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Farming with No or Little Profit Leads to Stress

By David Bau, Extension Educator

There is no question that farming can be a stressful business. But when profits are small and cash flows becomes tight, stress builds up. A big problem in this equation is while farmers are so busy caring for everything else; they sometimes forget to care for themselves. Stress management may not seem like the most important topic to farmers, but it is critical to your health and your success.

If you still feel like something isn’t right or you can’t get a handle on your stress, don’t be afraid to ask for help.  There are many University of Minnesota Extension resources available to help you work through your stress.

Call Farm Information Line to set up a financial counseling session at 1-800-232-9077. Financial counseling is free and completely confidential. Extension farm financial experts from areas like banking and farm business management education provide free, one-on-one financial counseling to farmers who are experiencing financial stress.

Thes…
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Dairy Farmers Need to Sign Up for Programs

By David Bau, Extension Educator

Beginning this month, dairy farmers will have to make decisions on new dairy programs available for revenue protections. In order for dairy farmers to make informed decisions, they need to understand how these programs work and connect to their current farm finances.

The Agricultural Improvement Act of 2018 (Farm Bill) has a new program called Dairy Margin Coverage (DMC) that helps protect the milk price to feed margin. Dairy Revenue Protection is available through the Risk Management Agency and is a new tool that is like crop insurance for milk.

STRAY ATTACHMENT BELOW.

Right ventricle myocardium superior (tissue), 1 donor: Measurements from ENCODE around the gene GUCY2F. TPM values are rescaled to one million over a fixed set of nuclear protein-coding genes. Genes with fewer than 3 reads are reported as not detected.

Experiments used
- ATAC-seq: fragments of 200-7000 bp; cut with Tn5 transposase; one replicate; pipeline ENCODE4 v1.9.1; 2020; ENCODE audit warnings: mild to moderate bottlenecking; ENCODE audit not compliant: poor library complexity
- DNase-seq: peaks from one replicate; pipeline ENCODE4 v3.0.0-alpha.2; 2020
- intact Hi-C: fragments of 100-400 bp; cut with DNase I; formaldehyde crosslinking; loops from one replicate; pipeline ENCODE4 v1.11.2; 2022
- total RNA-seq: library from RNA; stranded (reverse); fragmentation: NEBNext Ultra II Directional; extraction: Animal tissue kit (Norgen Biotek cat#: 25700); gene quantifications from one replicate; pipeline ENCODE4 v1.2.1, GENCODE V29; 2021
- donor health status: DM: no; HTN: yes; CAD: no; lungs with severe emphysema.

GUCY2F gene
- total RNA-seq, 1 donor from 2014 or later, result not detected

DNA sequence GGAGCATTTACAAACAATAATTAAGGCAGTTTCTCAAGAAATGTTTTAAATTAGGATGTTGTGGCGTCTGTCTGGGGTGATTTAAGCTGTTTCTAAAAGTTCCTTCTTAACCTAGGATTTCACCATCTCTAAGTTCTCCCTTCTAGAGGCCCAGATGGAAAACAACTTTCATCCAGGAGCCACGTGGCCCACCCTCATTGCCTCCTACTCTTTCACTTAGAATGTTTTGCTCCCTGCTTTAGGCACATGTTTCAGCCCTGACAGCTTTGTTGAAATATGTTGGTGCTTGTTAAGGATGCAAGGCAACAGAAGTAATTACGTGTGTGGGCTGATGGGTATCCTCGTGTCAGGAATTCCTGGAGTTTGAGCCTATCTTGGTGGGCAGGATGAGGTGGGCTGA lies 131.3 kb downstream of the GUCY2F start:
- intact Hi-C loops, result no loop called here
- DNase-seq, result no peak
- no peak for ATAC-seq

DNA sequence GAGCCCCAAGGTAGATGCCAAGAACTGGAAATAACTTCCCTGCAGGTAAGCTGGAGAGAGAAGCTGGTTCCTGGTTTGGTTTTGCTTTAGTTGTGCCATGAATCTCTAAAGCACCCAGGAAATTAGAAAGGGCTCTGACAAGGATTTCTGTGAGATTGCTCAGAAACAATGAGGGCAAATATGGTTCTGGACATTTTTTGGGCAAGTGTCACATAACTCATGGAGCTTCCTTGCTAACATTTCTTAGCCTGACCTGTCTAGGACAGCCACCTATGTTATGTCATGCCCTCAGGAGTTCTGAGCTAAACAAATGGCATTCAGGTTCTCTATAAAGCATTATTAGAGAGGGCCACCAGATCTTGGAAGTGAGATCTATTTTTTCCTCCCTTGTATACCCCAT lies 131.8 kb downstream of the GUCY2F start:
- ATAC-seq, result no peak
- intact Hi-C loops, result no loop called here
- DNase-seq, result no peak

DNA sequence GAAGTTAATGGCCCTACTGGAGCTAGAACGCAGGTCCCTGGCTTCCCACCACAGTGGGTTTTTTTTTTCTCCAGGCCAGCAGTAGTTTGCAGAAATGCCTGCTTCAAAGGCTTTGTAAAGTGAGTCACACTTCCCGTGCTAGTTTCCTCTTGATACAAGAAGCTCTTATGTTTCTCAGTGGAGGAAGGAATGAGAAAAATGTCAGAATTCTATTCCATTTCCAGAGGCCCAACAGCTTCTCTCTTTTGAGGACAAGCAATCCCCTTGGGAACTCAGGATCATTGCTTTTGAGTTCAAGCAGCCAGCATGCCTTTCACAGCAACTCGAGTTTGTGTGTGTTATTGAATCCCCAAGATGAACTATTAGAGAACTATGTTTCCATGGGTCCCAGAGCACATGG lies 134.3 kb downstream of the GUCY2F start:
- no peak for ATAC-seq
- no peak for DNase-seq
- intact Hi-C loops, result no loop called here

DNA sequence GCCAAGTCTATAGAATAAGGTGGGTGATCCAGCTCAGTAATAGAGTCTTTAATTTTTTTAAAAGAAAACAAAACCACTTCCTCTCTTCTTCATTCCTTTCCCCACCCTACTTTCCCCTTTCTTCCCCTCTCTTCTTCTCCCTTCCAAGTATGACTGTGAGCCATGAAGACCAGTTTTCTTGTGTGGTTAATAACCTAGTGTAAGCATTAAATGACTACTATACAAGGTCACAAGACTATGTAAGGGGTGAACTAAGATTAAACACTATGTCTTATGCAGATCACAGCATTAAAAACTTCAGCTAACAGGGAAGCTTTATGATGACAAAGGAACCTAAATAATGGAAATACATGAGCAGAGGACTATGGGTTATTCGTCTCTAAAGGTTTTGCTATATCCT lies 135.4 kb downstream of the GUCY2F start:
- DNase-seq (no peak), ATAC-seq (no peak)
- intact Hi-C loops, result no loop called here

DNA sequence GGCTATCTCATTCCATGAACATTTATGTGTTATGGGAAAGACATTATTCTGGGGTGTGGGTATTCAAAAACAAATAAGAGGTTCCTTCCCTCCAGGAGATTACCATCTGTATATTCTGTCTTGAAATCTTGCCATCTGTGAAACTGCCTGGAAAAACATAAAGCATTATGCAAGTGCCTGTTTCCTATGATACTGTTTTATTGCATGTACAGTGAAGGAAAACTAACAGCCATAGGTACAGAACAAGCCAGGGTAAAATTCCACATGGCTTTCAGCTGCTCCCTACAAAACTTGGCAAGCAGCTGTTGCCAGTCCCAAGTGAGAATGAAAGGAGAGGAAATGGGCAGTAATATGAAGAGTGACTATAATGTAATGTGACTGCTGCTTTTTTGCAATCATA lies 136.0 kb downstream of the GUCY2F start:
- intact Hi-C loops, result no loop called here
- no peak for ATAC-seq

Farmers need to know their farm’s cost of production when making revenue protection decisions.
Your cost of production is the minimum price you need to break-even or make $0 profit. Knowing this will help you decide the milk price you need to fully cover your farm costs. You can calculate this on a per cow or per hundredweight (cwt) basis. Cost of production will vary by farm and by size of the farm. If you do…

Woman in Ag Network's June Feature

By Megan Roberts and Sarah Schieck, Extension Educators

Our June 2019 "Woman in Ag" feature is Kristi Oberdieck. Kristi has been involved in farming all her life and chose to pursue a career in agriculture. Kristi shares her perspectives below as a young professional starting her career in agriculture.

WAGN: Tell us a little about your background and career.
Kristi: I was raised on a crop and hog farm just northeast of Truman, MN. As a kid I never thought that agriculture was the career that I would have a passion for. I hated the busy spring and fall because it didn’t leave time for other activities. It wasn’t until I was 16 that my interest in the field began to grow. I attended South Central College in Mankato and received my associate degree in Agribusiness Service and Management with an Agronomy emphasis. 
I am currently working at Anez Consulting in Willmar, MN as an Ag Nutrient Technician. My main responsibility is in CSP (Conservation Stewardship Program) consulting. …